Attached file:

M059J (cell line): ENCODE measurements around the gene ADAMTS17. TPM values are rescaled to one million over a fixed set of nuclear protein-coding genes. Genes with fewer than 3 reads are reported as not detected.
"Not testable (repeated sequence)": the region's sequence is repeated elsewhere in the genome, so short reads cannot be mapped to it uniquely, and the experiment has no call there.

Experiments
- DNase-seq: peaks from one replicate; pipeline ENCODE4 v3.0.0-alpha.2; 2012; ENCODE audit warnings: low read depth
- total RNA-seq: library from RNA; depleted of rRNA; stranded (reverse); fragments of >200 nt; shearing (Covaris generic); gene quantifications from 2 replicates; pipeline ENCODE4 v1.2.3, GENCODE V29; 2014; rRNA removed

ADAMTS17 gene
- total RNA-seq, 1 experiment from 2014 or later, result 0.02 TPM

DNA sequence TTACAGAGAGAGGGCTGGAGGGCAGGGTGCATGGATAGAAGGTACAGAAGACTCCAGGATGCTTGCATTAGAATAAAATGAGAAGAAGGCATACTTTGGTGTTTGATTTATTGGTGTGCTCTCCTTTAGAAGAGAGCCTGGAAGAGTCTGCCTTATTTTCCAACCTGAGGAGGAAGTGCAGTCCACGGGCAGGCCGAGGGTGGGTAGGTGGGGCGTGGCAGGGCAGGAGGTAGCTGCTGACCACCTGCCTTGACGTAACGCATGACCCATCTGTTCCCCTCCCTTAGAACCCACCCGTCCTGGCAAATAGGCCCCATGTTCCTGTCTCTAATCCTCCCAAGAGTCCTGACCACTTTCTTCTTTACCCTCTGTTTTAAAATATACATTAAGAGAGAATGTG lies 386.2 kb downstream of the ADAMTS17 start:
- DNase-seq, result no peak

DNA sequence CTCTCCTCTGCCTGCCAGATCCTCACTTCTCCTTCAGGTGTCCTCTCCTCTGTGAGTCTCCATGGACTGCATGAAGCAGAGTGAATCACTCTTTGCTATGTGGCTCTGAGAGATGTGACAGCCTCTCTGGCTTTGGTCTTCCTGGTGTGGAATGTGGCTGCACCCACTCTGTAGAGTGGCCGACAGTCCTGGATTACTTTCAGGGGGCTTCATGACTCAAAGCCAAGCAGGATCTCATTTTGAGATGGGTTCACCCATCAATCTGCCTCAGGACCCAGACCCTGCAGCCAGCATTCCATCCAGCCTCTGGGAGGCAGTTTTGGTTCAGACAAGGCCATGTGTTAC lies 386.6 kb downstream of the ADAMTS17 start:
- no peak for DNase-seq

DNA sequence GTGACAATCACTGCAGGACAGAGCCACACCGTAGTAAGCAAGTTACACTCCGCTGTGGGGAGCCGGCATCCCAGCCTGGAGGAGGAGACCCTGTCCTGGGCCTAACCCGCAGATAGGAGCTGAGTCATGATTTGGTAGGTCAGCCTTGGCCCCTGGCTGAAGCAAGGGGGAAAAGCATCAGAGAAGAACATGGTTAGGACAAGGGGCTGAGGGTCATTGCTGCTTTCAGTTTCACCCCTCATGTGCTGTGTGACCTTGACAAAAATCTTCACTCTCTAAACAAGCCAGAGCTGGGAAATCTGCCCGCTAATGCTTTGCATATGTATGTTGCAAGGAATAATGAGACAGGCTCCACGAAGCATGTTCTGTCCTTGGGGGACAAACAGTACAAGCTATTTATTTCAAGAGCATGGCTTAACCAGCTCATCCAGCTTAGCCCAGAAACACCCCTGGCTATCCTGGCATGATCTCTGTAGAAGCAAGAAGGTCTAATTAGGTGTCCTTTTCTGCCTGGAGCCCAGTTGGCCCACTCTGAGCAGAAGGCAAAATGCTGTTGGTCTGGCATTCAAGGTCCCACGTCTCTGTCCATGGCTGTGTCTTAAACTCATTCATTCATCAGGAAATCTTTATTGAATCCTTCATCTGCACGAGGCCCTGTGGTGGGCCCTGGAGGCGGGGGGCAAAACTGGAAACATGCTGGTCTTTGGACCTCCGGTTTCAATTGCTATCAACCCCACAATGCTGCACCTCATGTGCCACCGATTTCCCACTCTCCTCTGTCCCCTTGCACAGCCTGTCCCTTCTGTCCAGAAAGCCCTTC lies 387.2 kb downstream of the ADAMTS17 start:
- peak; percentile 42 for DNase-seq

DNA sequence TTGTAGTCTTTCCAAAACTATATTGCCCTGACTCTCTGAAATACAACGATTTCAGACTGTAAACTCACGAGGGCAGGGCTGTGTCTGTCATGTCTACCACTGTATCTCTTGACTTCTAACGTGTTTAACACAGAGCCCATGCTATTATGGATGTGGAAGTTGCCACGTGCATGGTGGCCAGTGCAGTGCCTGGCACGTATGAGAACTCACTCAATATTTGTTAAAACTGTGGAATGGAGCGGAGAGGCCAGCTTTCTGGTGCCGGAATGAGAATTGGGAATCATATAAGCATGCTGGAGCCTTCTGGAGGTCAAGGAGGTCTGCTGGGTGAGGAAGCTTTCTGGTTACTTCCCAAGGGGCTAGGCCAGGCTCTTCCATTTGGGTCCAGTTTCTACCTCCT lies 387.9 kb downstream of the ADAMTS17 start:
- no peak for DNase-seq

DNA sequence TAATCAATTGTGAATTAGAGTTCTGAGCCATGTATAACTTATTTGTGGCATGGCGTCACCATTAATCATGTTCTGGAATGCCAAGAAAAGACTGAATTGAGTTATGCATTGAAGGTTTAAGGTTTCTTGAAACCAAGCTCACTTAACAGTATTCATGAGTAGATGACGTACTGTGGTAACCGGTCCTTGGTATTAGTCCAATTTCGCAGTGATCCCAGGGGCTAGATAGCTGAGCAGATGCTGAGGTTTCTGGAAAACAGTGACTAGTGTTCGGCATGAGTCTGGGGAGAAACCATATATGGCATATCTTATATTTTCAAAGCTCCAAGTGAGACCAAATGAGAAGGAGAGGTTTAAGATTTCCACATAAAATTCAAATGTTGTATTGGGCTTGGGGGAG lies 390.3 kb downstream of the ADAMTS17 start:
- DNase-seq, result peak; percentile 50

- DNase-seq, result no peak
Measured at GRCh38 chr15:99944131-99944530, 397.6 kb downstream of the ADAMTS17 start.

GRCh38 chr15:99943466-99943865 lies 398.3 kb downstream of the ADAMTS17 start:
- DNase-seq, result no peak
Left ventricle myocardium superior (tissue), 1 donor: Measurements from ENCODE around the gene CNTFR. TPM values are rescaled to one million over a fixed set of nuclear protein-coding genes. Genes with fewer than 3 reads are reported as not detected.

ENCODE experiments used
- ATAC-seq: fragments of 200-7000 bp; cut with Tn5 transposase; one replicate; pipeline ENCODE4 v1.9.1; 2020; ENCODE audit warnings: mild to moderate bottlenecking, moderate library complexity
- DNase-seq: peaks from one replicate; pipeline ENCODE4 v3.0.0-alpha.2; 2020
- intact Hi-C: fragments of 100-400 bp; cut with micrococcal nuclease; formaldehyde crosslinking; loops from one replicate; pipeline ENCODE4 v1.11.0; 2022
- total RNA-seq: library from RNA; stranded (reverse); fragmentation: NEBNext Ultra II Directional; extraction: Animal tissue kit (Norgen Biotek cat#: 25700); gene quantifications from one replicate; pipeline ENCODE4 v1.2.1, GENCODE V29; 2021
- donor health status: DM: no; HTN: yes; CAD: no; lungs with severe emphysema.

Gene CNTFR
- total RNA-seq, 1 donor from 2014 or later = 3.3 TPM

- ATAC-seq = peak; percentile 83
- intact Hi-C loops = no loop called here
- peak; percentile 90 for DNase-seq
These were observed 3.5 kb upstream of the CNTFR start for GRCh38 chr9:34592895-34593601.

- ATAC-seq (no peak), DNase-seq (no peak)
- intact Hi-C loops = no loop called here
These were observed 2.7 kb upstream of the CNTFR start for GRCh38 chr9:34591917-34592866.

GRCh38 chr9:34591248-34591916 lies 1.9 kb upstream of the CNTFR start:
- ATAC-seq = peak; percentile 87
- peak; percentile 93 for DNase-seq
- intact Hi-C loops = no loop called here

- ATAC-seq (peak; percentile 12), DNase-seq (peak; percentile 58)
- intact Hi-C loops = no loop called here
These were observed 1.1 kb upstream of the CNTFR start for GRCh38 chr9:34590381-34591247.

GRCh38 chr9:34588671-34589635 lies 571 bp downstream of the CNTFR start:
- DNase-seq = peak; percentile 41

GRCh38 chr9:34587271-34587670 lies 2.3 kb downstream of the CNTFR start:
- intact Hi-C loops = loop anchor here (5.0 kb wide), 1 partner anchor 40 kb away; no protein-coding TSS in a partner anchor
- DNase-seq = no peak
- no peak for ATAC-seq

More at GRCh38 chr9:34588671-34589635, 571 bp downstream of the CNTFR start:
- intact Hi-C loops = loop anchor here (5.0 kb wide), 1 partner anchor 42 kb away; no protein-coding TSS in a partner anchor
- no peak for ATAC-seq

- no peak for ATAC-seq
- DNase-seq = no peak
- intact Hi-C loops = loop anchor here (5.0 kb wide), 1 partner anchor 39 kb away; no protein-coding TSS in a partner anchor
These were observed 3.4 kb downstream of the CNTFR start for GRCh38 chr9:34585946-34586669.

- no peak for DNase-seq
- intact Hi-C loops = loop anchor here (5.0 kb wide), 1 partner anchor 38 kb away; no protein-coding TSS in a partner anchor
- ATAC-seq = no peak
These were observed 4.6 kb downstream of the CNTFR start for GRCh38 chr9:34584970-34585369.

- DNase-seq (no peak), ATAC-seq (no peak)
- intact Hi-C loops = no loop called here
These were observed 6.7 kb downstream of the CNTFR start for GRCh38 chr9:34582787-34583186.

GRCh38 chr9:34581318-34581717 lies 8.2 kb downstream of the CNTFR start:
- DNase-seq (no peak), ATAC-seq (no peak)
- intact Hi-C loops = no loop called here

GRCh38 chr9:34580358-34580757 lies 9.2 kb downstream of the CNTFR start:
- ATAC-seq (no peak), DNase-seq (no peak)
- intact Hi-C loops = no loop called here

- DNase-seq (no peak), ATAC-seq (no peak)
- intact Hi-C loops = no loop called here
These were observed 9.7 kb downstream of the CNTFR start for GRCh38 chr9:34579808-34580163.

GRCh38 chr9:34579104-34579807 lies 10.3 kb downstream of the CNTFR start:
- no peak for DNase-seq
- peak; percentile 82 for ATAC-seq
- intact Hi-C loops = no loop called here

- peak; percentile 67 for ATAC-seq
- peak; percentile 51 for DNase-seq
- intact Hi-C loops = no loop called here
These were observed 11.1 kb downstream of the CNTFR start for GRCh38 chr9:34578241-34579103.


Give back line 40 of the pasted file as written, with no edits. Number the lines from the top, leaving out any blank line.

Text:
- peak; percentile 93 for DNase-seq